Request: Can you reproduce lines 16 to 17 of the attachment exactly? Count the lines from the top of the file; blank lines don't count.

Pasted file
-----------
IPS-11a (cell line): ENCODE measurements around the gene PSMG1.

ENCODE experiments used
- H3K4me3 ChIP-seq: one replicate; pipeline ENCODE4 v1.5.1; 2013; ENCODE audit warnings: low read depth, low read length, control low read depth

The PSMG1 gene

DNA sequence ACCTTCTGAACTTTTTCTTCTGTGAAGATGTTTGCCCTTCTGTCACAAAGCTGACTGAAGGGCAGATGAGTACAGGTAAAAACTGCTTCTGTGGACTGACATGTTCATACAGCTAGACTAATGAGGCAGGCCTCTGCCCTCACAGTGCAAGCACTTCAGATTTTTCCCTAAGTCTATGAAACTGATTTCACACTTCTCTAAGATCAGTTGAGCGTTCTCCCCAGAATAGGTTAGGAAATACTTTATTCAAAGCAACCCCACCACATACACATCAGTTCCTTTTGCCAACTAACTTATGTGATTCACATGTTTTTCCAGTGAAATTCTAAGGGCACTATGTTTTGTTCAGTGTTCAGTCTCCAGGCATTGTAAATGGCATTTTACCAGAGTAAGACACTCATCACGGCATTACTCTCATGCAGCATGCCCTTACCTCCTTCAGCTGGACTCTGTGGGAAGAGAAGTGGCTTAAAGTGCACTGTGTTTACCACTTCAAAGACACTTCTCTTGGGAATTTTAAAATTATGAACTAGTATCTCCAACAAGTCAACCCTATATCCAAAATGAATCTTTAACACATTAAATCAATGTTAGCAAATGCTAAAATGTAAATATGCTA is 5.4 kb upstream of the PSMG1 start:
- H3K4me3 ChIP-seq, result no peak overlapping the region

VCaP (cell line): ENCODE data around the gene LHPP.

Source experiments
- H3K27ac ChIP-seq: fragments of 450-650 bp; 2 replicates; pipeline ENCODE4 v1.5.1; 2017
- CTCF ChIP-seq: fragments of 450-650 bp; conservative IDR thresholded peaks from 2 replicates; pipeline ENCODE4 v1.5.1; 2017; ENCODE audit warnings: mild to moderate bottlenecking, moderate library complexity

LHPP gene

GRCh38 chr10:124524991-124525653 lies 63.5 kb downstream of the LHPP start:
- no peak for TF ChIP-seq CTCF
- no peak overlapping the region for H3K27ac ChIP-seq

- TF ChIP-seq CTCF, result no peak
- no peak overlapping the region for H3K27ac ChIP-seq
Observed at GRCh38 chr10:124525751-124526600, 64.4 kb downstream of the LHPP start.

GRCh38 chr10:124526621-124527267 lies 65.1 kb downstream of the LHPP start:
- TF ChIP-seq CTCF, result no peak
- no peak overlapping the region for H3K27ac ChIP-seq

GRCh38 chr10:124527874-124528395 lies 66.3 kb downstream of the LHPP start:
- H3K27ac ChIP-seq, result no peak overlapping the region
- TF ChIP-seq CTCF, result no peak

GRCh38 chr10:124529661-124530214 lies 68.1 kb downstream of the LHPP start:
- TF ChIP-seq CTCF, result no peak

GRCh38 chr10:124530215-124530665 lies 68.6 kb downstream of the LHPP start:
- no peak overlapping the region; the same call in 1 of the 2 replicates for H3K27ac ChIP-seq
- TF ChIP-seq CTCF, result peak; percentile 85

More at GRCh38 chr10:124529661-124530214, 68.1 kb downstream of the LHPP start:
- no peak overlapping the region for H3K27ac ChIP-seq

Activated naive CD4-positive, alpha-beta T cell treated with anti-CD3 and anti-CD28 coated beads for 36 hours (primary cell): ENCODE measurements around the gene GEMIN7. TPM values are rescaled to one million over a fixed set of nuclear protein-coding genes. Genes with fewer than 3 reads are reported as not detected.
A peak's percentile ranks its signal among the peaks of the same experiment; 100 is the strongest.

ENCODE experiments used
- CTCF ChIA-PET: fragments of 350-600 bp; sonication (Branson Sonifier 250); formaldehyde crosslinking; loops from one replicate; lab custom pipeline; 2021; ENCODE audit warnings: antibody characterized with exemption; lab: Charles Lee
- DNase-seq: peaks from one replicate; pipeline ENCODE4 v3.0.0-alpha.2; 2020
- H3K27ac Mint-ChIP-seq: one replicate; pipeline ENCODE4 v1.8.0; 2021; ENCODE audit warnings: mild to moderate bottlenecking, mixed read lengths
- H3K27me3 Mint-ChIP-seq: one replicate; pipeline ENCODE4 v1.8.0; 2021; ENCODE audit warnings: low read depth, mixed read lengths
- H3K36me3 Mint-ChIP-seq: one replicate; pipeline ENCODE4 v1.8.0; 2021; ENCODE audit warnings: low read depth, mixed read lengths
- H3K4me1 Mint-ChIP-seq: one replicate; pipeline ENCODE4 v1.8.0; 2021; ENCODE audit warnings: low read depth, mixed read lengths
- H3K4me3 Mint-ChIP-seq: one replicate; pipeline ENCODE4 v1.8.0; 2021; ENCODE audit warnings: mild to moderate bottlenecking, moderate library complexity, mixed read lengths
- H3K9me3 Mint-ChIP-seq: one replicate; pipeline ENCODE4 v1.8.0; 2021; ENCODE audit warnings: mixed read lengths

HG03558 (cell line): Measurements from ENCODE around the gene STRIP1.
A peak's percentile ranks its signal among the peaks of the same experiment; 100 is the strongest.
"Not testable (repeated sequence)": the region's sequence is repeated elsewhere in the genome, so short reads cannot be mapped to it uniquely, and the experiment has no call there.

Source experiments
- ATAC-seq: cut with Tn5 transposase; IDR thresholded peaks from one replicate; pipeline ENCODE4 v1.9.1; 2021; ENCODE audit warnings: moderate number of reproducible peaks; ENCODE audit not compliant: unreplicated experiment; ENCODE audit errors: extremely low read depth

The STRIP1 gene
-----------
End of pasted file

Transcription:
- no peak overlapping the region for H3K27ac ChIP-seq
Observed at GRCh38 chr10:124525751-124526600, 64.4 kb downstream of the LHPP start.